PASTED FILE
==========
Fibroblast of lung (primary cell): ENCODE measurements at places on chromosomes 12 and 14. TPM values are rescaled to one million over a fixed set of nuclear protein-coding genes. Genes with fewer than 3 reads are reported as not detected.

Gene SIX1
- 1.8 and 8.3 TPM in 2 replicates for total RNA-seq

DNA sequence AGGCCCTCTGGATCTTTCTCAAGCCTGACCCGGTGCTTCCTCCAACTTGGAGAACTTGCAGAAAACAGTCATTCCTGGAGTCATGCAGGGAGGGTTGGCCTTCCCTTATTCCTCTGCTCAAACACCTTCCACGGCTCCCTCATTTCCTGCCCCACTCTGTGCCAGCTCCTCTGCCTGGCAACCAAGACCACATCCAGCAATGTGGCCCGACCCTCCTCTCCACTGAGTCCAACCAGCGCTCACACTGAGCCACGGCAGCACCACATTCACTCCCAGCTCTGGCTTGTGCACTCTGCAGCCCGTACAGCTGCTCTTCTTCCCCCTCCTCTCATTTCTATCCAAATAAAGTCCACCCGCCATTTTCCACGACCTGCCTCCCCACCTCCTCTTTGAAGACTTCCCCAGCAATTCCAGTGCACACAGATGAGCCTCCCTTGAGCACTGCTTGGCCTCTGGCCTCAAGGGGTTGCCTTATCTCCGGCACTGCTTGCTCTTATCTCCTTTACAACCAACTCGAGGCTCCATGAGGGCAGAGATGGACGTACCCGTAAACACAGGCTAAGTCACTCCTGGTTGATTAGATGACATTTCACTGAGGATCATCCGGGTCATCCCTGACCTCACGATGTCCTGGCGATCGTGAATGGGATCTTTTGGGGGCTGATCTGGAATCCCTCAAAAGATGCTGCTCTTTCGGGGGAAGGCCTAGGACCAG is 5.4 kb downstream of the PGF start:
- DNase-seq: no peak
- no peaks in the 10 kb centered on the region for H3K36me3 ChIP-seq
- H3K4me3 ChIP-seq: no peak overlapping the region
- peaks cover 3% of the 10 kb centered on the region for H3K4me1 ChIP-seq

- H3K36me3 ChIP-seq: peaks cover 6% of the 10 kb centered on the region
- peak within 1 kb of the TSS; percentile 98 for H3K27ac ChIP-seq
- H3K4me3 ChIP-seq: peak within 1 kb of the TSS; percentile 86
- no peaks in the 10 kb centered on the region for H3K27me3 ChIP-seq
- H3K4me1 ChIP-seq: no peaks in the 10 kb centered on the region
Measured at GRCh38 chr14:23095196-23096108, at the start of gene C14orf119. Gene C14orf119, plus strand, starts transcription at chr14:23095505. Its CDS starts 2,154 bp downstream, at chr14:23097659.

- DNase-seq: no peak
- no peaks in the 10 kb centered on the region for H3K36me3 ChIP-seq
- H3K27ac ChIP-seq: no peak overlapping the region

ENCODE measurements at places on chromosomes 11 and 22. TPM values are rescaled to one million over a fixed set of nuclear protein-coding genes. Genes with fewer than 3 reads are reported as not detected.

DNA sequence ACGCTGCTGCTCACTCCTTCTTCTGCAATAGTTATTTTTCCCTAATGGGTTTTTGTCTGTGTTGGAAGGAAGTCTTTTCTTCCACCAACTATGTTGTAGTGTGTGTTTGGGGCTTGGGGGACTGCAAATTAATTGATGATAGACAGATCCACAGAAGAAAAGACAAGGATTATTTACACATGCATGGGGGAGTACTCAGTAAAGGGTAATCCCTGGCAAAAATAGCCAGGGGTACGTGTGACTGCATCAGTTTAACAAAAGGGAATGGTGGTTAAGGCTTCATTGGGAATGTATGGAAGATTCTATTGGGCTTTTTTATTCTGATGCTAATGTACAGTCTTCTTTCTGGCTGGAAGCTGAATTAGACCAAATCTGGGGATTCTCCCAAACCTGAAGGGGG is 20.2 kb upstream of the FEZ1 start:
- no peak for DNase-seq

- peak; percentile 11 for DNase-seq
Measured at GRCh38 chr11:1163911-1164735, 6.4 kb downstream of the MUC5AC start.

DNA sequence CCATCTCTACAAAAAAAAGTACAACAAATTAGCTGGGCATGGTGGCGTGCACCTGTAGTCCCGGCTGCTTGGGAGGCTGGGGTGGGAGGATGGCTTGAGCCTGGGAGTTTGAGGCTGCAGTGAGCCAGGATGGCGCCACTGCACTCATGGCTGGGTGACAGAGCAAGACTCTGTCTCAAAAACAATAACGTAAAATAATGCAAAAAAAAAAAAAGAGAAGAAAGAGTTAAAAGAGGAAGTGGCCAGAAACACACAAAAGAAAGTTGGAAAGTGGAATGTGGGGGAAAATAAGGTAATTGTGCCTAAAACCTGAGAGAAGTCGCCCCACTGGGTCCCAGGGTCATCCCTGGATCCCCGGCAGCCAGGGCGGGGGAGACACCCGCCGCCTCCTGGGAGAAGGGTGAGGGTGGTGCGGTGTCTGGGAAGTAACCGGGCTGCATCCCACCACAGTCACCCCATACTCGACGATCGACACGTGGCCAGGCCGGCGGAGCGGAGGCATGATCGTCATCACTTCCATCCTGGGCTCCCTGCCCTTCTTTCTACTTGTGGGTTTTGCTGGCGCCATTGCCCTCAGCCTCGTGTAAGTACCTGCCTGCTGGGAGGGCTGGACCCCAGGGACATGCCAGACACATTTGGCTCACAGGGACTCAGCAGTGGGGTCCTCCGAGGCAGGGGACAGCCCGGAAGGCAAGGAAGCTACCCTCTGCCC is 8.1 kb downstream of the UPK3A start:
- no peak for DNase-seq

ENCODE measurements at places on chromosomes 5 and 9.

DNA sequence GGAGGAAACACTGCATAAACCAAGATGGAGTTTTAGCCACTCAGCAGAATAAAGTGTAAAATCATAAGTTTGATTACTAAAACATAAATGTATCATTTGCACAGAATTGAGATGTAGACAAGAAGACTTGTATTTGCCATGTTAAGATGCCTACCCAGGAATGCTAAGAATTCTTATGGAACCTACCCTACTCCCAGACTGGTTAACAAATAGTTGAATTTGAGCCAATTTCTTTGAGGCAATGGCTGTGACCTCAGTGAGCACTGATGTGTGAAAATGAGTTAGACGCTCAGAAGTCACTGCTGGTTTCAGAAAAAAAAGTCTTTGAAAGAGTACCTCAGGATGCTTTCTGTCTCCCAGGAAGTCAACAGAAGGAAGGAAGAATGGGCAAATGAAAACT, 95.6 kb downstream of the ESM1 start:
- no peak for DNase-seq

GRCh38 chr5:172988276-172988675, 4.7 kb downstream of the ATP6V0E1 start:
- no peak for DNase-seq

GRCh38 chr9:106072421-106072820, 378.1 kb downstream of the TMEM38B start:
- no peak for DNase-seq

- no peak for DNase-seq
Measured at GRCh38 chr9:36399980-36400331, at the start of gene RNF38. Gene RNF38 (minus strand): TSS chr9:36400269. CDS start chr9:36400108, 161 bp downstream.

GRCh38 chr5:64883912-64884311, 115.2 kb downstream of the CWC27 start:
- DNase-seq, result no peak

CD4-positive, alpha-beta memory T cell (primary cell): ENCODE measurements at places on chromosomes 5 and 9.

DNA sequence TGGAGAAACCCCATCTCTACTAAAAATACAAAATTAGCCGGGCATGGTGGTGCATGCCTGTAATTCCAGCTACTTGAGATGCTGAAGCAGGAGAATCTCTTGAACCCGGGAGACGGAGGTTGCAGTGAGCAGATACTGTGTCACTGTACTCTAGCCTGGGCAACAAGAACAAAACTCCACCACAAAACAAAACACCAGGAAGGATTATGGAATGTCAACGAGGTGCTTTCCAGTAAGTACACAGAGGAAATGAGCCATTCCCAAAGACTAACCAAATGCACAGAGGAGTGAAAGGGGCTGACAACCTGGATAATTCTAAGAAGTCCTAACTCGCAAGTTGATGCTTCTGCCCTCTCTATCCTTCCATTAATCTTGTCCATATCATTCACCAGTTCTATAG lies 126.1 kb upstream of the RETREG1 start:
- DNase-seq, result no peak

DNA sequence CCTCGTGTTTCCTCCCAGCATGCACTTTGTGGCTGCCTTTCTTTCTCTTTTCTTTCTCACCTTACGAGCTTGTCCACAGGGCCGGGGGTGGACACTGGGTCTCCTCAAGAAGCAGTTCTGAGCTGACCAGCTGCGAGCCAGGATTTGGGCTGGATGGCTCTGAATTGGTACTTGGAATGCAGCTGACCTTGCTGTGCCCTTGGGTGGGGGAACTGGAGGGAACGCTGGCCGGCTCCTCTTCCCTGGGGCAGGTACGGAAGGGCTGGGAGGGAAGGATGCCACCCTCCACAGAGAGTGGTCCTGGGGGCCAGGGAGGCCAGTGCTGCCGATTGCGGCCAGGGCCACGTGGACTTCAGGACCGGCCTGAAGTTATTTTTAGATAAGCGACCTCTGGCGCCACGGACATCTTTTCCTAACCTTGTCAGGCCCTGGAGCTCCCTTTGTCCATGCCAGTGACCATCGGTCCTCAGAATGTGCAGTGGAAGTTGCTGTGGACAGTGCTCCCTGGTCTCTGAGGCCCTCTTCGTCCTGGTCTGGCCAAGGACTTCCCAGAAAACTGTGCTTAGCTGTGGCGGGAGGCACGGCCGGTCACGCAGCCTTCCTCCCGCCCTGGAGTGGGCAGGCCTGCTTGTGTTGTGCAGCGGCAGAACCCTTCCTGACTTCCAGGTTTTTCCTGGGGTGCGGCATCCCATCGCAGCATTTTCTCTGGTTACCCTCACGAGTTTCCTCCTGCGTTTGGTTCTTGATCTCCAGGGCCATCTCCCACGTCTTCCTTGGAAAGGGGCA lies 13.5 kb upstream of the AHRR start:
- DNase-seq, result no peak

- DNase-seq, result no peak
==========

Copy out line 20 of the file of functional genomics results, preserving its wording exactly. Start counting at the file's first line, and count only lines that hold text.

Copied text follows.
- no peak for DNase-seq